I got a piece of mail today from the school where my dad went to college. It was a colorful tri-fold request for donations to support the campus library. On the outside was a drawing of a darkened library and the words “No one would die if the library didn’t exist.”

On the inside was a drawing of the same library lit up and bustling with activity and the words “but we wouldn’t truly live.”

I get the point and I agree with the second part – even though libraries don’t save lives the way, say, hospitals do, they’re essential to our vitality.

But I took the first part as sort of a query. Is it true that no one would die if libraries didn’t exist? And I don’t just mean in that colloquial “I would die if I couldn’t go to the library ” kind of way.  I certainly can’t imagine my life without the library, but that isn’t what I’m getting at.

I think it’s probably easier than we might think to trace the actual survival of actual people to their own or others’ access to libraries. Some of the connections may be distant – a person who will one day hold the power to start or stop wars begins by finding a book in a library that inspires him to read or to learn more about something that in turn inspires further learning or inquiry and investigation or just plain empowers him to believe that he has the ability and resources to make an important contribution. Other connections may be more direct. People in tremendous despair have been saved by specific particular books that let them know they are not alone in their plight or that map a way out they wouldn’t otherwise have known existed. And then there’s that libraries are often used by those who are homeless to keep warm during the day. By itself that’s probably not enough to keep a person alive, but it may go a long way toward it.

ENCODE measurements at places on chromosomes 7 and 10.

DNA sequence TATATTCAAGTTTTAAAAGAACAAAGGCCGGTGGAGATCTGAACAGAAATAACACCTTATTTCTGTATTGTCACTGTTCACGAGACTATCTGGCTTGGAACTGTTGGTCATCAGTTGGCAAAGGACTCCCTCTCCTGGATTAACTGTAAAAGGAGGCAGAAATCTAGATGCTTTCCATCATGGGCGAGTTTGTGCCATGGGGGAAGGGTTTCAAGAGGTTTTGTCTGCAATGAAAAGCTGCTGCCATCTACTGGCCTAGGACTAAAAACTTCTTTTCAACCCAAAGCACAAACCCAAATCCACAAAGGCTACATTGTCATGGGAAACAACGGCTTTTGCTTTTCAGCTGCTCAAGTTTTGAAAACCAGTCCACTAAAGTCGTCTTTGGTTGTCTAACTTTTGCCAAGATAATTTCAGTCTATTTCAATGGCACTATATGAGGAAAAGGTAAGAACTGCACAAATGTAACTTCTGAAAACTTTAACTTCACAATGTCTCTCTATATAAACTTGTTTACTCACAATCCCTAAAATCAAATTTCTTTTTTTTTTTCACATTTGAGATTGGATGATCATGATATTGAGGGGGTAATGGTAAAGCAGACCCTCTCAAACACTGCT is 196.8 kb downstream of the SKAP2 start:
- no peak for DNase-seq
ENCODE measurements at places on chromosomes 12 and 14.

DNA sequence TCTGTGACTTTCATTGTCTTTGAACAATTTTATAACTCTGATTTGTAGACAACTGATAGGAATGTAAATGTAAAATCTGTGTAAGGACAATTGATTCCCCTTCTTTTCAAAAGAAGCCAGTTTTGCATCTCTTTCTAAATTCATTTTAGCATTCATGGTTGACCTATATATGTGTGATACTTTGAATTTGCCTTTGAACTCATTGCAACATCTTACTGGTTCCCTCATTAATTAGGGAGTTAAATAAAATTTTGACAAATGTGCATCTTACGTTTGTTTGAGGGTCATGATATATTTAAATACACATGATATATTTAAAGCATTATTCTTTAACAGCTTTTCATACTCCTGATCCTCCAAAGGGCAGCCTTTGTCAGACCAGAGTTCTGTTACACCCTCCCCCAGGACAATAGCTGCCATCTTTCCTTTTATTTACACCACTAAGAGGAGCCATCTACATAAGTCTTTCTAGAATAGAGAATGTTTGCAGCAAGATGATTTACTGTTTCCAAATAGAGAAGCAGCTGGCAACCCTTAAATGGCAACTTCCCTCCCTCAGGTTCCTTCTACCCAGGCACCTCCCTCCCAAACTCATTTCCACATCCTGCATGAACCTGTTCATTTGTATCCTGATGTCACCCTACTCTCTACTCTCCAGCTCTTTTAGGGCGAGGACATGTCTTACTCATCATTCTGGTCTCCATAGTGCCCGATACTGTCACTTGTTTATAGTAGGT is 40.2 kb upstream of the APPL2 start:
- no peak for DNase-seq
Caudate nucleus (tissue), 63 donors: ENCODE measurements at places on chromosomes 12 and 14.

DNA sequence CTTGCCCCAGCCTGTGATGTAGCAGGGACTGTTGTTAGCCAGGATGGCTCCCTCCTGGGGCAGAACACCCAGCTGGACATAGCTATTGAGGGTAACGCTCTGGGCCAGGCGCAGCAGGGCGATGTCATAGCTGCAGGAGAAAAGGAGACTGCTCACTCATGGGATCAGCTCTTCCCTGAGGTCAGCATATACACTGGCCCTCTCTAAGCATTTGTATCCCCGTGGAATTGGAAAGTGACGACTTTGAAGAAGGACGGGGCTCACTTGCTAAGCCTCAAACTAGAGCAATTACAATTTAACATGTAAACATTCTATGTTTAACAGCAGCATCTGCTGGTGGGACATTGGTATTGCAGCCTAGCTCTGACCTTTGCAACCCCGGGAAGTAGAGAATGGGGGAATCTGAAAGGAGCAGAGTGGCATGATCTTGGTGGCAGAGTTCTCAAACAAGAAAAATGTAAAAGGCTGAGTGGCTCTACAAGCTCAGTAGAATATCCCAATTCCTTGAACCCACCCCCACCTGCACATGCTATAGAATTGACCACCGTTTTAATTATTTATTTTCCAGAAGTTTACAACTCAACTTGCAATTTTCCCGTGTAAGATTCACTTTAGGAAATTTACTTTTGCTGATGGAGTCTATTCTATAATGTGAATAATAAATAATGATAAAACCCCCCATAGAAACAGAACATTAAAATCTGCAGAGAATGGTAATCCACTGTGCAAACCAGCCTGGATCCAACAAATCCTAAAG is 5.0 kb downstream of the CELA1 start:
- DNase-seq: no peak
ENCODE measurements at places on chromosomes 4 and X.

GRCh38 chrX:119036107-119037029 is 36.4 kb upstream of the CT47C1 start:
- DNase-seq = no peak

This may be an especially sore subject for me this week, as a faithful listener to The Writer’s Almanac, which ended last Wednesday and whose archives were removed from the web when Minnesota Public Radio and American Public Media severed its ties with Garrison Keillor’s media companies after allegations of sexual misconduct. Along with the obvious importance of taking such allegations seriously, there are  legal and financial reasons that under the circumstances the show could not continue to be broadcast and had its archive removed. I mention it here not to comment on that situation but because the archive of the show is a library of its own, of history, poetry, and connection among writers and thinkers. As with the libraries, we could say that no one will die because it’s gone, but we don’t know that. We don’t know what strength and power a handful of words or a well-timed resonant historical note or a library or a book from that library can have. We just don’t know.


For awhile several years ago I was really interested in solar-powered electricity, and one of the things you hear a lot about in that realm is phantom load. A phantom load is anything that’s quietly drawing electricity even when it’s not really doing anything noticeable like shedding light or heating something up. Stovetop clocks, power strip lights, wireless routers are examples. These little loads don’t use much power, but when you can only draw power from the small solar panel array on your roof (as opposed to from the electrical grid), you keep more careful track of what you’re using.